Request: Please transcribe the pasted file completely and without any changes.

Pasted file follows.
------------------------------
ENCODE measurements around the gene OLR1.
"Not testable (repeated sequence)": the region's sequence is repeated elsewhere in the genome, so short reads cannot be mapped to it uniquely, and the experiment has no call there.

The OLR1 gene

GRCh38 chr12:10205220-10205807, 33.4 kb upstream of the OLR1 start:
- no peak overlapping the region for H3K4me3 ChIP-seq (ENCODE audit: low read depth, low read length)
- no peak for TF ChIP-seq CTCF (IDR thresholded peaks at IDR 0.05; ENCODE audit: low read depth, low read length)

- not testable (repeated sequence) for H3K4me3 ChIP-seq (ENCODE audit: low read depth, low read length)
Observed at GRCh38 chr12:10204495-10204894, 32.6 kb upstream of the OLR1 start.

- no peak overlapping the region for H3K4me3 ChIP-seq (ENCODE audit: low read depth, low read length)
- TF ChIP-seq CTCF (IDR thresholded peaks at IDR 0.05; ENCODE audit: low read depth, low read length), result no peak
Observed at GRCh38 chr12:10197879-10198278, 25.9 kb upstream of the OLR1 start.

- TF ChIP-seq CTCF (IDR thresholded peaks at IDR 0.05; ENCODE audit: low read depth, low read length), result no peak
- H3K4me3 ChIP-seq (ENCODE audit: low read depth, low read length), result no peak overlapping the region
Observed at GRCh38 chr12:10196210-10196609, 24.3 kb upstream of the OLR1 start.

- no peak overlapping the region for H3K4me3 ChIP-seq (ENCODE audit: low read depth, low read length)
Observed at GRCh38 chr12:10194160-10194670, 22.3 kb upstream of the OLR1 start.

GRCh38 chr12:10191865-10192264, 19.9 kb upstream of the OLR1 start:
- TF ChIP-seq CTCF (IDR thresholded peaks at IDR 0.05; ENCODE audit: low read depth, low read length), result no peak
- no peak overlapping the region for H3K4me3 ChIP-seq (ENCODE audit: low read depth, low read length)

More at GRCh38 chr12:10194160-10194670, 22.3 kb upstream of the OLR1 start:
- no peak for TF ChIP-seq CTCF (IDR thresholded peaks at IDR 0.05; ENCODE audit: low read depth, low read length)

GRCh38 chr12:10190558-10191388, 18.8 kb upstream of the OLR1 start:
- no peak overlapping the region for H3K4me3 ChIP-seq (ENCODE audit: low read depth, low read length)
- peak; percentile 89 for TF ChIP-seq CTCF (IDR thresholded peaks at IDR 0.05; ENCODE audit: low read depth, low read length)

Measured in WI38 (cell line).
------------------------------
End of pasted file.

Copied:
ENCODE measurements around the gene OLR1.
"Not testable (repeated sequence)": the region's sequence is repeated elsewhere in the genome, so short reads cannot be mapped to it uniquely, and the experiment has no call there.

The OLR1 gene

GRCh38 chr12:10205220-10205807, 33.4 kb upstream of the OLR1 start:
- no peak overlapping the region for H3K4me3 ChIP-seq (ENCODE audit: low read depth, low read length)
- no peak for TF ChIP-seq CTCF (IDR thresholded peaks at IDR 0.05; ENCODE audit: low read depth, low read length)

- not testable (repeated sequence) for H3K4me3 ChIP-seq (ENCODE audit: low read depth, low read length)
Observed at GRCh38 chr12:10204495-10204894, 32.6 kb upstream of the OLR1 start.

- no peak overlapping the region for H3K4me3 ChIP-seq (ENCODE audit: low read depth, low read length)
- TF ChIP-seq CTCF (IDR thresholded peaks at IDR 0.05; ENCODE audit: low read depth, low read length), result no peak
Observed at GRCh38 chr12:10197879-10198278, 25.9 kb upstream of the OLR1 start.

- TF ChIP-seq CTCF (IDR thresholded peaks at IDR 0.05; ENCODE audit: low read depth, low read length), result no peak
- H3K4me3 ChIP-seq (ENCODE audit: low read depth, low read length), result no peak overlapping the region
Observed at GRCh38 chr12:10196210-10196609, 24.3 kb upstream of the OLR1 start.

- no peak overlapping the region for H3K4me3 ChIP-seq (ENCODE audit: low read depth, low read length)
Observed at GRCh38 chr12:10194160-10194670, 22.3 kb upstream of the OLR1 start.

GRCh38 chr12:10191865-10192264, 19.9 kb upstream of the OLR1 start:
- TF ChIP-seq CTCF (IDR thresholded peaks at IDR 0.05; ENCODE audit: low read depth, low read length), result no peak
- no peak overlapping the region for H3K4me3 ChIP-seq (ENCODE audit: low read depth, low read length)

More at GRCh38 chr12:10194160-10194670, 22.3 kb upstream of the OLR1 start:
- no peak for TF ChIP-seq CTCF (IDR thresholded peaks at IDR 0.05; ENCODE audit: low read depth, low read length)

GRCh38 chr12:10190558-10191388, 18.8 kb upstream of the OLR1 start:
- no peak overlapping the region for H3K4me3 ChIP-seq (ENCODE audit: low read depth, low read length)
- peak; percentile 89 for TF ChIP-seq CTCF (IDR thresholded peaks at IDR 0.05; ENCODE audit: low read depth, low read length)

Measured in WI38 (cell line).